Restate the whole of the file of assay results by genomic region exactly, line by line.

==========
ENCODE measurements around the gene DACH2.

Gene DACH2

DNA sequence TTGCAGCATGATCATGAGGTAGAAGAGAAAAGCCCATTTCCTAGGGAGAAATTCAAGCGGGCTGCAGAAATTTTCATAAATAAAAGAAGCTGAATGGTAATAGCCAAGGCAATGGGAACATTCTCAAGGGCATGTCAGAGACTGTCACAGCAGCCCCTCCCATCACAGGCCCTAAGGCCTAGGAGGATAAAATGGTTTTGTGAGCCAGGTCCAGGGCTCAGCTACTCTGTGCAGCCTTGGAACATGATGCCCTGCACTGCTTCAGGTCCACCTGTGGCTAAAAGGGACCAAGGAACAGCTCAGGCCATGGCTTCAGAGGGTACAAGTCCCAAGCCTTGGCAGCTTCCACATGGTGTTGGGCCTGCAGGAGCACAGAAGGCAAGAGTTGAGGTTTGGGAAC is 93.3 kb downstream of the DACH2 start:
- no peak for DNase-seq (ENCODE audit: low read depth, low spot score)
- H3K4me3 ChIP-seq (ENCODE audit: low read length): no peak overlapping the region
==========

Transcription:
ENCODE measurements around the gene DACH2.

Gene DACH2

DNA sequence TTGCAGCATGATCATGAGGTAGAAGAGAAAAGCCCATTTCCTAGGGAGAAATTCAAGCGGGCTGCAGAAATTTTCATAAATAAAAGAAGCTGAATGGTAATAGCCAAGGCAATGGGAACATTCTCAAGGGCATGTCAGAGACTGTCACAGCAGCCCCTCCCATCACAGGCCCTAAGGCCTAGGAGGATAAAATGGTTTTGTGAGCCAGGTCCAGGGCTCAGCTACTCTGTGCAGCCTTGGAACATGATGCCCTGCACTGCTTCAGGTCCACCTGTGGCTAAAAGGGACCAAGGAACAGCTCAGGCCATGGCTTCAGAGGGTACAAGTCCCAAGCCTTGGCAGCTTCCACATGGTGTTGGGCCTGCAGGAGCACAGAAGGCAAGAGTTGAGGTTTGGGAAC is 93.3 kb downstream of the DACH2 start:
- no peak for DNase-seq (ENCODE audit: low read depth, low spot score)
- H3K4me3 ChIP-seq (ENCODE audit: low read length): no peak overlapping the region